Veruschka von Lehndorff was born on 14 May 1939 in Königsberg, East Prussia to Countess Gottliebe von Kalnein: her father was German Count von Lehndorff-Steinort, an army reserve officer executed when she was 5 for attempting to assassinate Adolf Hitler in the July 20 plot. After his death the remaining family members were interred in labor camps until the end of World War II: Veruschka later studied art in Hamburg and was discovered by the photographer Ugo Mulas at age 20, after which she became a full-time model.
In 1966 she did her first shoot wearing body paint, and it became a lifelong artistic pursuit. Most of the time she did her own make-up, hair and styling.
“The most successful ones were done like that, because I was in charge of it,” she says. “With the photographer we created the whole thing on the spot. We cut up the clothes even, if it looked better.”
A trip to Kenya with photographers Andy Warhol and Peter beard in 1970 was the start of her actual career in body painting: it was there that she first painted herself in black shoe polish to obscure her identity and photographed herself posed in the natural environment. Her aim was to try and blend into the environment as a foreign plant or animal.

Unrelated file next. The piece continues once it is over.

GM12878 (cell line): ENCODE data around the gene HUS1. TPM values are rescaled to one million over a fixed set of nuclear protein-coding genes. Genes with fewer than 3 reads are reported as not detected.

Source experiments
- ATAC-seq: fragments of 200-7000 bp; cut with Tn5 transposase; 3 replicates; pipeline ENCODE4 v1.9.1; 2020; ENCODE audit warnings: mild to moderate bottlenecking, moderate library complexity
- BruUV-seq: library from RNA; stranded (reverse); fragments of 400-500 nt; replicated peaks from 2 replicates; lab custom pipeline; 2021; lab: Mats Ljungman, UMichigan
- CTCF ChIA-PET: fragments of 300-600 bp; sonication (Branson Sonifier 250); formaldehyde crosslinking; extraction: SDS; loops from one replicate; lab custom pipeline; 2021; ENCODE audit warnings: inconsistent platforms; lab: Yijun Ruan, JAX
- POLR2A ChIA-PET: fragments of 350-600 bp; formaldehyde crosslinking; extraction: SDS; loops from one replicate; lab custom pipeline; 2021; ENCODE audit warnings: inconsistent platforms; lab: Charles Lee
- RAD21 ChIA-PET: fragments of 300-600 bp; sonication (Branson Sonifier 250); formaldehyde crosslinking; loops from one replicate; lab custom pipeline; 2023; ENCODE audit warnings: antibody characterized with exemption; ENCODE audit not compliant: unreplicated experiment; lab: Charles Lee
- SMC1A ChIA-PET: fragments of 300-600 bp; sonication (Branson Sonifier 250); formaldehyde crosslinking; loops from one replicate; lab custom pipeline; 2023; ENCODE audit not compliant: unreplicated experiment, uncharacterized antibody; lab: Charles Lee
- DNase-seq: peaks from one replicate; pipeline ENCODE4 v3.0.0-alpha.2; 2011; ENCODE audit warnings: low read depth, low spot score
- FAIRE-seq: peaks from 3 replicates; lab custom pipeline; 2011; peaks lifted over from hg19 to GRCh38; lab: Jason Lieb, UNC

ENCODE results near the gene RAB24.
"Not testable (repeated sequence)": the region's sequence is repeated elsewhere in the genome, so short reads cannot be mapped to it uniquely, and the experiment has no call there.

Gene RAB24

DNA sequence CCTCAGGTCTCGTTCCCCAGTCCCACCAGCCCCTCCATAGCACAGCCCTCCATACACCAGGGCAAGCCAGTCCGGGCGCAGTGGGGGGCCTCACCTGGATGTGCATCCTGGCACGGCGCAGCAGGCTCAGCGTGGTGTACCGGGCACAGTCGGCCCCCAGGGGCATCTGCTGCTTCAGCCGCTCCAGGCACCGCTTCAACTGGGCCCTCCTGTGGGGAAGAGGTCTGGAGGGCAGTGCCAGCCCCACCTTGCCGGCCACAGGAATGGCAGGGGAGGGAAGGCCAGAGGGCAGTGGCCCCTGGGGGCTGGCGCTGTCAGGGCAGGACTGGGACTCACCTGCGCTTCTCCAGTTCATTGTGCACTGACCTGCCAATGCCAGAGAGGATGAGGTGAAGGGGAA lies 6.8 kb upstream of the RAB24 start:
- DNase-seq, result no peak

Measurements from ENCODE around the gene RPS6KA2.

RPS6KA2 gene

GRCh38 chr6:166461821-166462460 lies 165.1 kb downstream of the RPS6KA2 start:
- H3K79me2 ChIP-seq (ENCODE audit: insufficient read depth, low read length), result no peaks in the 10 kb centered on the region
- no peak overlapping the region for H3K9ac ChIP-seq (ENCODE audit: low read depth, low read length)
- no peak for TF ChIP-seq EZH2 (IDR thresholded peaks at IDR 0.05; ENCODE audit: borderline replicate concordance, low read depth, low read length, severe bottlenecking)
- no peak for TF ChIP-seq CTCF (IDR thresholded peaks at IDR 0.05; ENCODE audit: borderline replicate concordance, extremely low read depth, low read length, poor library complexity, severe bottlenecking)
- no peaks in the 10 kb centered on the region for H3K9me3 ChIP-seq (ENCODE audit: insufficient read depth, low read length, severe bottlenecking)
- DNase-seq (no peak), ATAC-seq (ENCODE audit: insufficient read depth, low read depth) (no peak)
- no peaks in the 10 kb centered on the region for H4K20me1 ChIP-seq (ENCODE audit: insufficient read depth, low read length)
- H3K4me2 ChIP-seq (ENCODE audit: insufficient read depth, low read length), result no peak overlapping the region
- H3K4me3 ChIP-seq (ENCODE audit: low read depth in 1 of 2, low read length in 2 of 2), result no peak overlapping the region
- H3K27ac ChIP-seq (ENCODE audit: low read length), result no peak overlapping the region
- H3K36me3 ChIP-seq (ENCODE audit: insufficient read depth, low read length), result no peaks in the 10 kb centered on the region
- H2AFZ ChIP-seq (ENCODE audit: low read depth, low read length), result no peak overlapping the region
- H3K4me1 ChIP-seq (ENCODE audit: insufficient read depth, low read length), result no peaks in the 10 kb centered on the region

While the work was often published and exhibited, it failed to gain a serious hold, possibly because of her “super model” status. But in 1985 Veruschka finally infiltrated the New York art scene, putting on a body-painting show in Tribeca. She worked with the photographer Holger Trulzsch, a former lover she first collaborated with in the early 1970s. They conceptualised Veruschka’s time in fashion by painting outfits on her and transforming her into wild animals and archetypes such as film stars, dandies, gangsters and dirty old men. (She tells me she’s often mistaken for a man, that in France they often say, ‘Oui, monsieur.’)
In the past three decades Veruschka has returned to the fashion world occasionally, including a trip to Australia in 2000 as a guest model at the Melbourne Fashion Festival.
A book of her work, Trans-Figurations was published by the New York Graphic Society, Boston, in 1986.
“When I was young I used to spend a lot of time in the woods behind my house, hiding among the trees and pretending I was one.”